Archive for August, 2012

Off the Wall: Audrey Hepburn

In our Center for Creative Connections we ask visitors to reflect on their responses to the spaces they encounter in art, as well as those they encounter in their everyday life.

For one work of art specifically, Lee Bontecou’s Untitled, we ask visitors to respond to one of three prompts:

    • To me, sharing space with this work of art feels like…
    • The words or pictures that come to mind when I look at this work of art are…
    • If this work of art was part of something larger, describe what it would be.

Untitled (35), Lee Bontecou, 1961

We have gotten a lot of great responses from visitors and want to share a few with you. Once a month we will have an “Off the Wall” post featuring three responses left by visitors.

Next time you are in the Center for Creative Connections add your contribution to the wall and maybe you will see it on Uncrated!

Pick Our Main Stage Act

September’s Late Night theme is “iMuseum,” where you can use technology to explore the DMA and participate in new, experimental, and interactive programs. We also want you to pick our September Main Stage Act by voting for your favorite performance from our Be Our Main Stage Act contest. The winner will be announced next week.

And the finalists are (click here to cast your vote):

Daniel Hart

Veronica Lopez

Jon Meyer

J. D. Whittenburg

Little Birds

Focus on: Nobuo Sekine

For the past few months, Japanese sculptor Nobuo Sekine’s (b. 1942) works have been on view in the Marguerite and Robert Hoffman Galleries. For those of you who haven’t seen them yet, or are still wondering what these works are all about, this blog post is for you.

Phase No. 10 (1968), Phase of Nothingness-Water (1969/2005), and Phase of Nothingness-Cloth and Stone (1970/1994) were originally created in the late 1960s, and what they have in common is the word “phase” in their title. In order to understand these works better, let’s first talk briefly about global art trends in the late 1960s and then explore the idea of “phase” that so interested Sekine.

In the early 1960s, artists such as Richard Serra, Donald Judd, and Robert Morris made a clear shift away from the gestural quality of abstract expressionism (Jackson Pollock) and embraced a more minimal aesthetic. Minimalist art was intended to discard the emotionality of the past along with all non-essential formal elements related to the art object. The resulting work took shape as hard-edge geometric volumes created with industrial materials that showed little-to-no evidence of the artist’s hand in its making. As minimal sculpture evolved, artists in the late 1960s began moving outside the white cube of the gallery and museum space to create large-scale outdoor works that used the earth itself as the medium. Known as Land Art, this movement was closely associated with the work of Robert Smithson, Michael Heitzer, and others. It is within this transitional moment between minimalism and Land Art that the work of Sekine Nobuo and the Mono-ha movement in Japan came into being.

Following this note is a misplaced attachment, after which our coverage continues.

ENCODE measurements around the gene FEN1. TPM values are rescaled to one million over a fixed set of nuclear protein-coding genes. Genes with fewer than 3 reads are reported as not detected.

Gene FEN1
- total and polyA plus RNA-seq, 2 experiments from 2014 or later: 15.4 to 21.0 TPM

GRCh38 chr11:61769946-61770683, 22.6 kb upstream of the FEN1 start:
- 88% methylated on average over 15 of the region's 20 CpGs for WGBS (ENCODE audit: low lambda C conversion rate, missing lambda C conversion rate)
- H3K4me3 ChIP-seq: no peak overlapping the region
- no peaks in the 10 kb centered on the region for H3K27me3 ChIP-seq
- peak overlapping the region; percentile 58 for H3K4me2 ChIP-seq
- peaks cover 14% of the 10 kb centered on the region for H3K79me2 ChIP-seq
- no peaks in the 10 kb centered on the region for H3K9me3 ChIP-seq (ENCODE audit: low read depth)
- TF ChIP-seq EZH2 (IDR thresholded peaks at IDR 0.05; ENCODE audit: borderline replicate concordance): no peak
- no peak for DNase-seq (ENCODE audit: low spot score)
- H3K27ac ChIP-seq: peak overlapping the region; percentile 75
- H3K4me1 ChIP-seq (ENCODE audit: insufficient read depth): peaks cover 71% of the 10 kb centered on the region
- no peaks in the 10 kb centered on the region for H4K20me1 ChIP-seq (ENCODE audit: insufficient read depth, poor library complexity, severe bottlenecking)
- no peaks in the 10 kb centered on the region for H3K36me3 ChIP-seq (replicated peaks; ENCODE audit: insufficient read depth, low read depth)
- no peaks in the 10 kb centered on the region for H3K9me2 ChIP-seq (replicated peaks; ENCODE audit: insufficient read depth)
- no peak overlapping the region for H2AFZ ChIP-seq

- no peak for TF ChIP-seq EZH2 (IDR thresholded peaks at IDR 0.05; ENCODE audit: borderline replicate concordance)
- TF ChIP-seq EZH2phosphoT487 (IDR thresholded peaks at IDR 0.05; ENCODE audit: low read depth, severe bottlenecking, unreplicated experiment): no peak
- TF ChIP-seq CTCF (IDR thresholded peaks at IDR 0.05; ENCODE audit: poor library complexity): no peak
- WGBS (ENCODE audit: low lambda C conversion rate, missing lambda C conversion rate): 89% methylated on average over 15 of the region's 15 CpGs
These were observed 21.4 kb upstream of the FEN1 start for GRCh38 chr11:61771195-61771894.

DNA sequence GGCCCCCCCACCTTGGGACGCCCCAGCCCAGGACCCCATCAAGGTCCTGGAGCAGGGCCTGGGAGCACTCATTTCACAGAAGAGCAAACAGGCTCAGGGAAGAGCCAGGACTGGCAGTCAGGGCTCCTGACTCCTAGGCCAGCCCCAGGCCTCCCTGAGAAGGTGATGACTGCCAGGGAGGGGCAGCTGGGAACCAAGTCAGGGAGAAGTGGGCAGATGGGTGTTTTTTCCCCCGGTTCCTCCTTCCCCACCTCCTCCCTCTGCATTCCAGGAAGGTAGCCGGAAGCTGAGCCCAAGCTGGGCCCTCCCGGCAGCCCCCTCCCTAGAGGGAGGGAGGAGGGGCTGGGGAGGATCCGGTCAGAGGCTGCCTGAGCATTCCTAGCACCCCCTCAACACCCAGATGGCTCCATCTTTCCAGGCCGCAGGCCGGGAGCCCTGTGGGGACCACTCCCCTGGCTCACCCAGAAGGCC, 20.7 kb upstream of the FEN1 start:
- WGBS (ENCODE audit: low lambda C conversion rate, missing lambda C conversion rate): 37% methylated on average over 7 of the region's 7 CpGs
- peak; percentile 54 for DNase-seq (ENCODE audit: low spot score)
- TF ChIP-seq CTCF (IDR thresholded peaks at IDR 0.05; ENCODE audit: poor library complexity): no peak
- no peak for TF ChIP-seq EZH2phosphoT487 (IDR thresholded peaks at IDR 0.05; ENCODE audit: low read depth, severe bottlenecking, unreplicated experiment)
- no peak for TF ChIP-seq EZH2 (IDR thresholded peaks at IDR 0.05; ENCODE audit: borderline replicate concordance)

Phase Mother Earth (1968/2012) (Photo courtesy of artspacetokyo.com)

The term Mono-ha (meaning “School of Things”) encompassed a variety of different forms and approaches, but at its core the short-lived movement explored the encounter between natural and industrial objects. Using natural materials such as stone, wood, and cotton in their unadulterated states, in conjunction with wire, light bulbs, glass, and steel plates, the work of Mono-ha artists presented objects “just as they are,” with the hope of bridging the gap between the human mind and the material world.

The tenets of Mono-ha are most clearly embodied in Nobuo Sekine’s famous outdoor sculpture Phase Mother Earth (1968/2012). Often cited as the beginning of the Mono-ha movement, Sekine’s sculpture consists of a 2.2 meter-tall cylinder of earth positioned beside a hole of the exact same dimensions. While clearly in dialogue with other American and European Land Art of the time, the modest scale of Sekine’s work invites the viewer to experience the earth simply as earth rather than as a grand artistic gesture writ large across the landscape.

Phase No. 10, Nobuo Sekine, 1968, Steel, lacquer, and paint, The Rachofsky Collection and the Dallas Museum of Art through the DMA/amfAR Benefit Auction Fund

Sekine’s Phase-Mother Earth is closely related to the artist’s previous sculptures exploring the mathematical field of topology. Topology is a field of spatial geometry in which space and materials are considered malleable and can undergo countless transformations from one “phase” (state) to another without adding or subtracting from the original form/materials. In Sekine’s words, “a certain form can be transformed continually by methods such as twisting, stretching, condensing, until it is transformed into another.” This idea of manipulating form and space can be seen in Sekine’s work Phase No. 10 (1968) currently on view at the DMA. This wall-mounted sculpture closely resembles a Mobius strip, and when viewed head-on it appears to be a flat, curvilinear design, but when viewed at an angle the sculpture juts out from the wall, creating an optical illusion.

Phase of Nothingness—Water, Nobuo Sekine, 1969/2005, Steel, lacquer, and water, Dallas Museum of Art, DMA/amfAR Benefit Auction Fund

The work Phase of Nothingness—Water (1968) continues Sekine’s engagement with topology. To illustrate these ideas, the artist juxtaposed two equivalent shapes—a cylinder and a rectangle—both containing the same volume of water. At first glance, it doesn’t appear that the shallow rectangular tank and the tall cylindrical tank both hold the exact same amount of water. Similar to his earlier outdoor sculpture Phase—Mother Earth, this work attempts to depict a sense of equivalence and emphasizes the continuity of form and material. These two shapes are not meant to be seen as opposites but as equals. As Sekine explains, “[T]he mass of the universe neither increases nor decreases. This is the universe of eternal sameness. When one becomes aware of this, then the futility of modern concepts of creation can be realized.”

I hope this blog helps explain some of the fascinating (and at times complicated) ideas that inform Sekine’s sculpture. The exhibition closes Sunday, so plan your visit to the DMA before it’s too late!

Gabriel Ritter is The Nancy and Tim Hanley Assistant Curator of Contemporary Art at the Dallas Museum of Art.

Marty Grosz Does the DMA

Flower of the Prairie: George Grosz in Dallas closed yesterday after three months on view. Earlier this month, George Grosz’s son musician Marty Grosz joined us for a special gallery talk with exhibition curator Dr. Heather MacDonald. Below are some images from his visit, and you can listen to the talk online. Even though the exhibition is closed, you can still take George Grosz home with you with our free e-catalogue.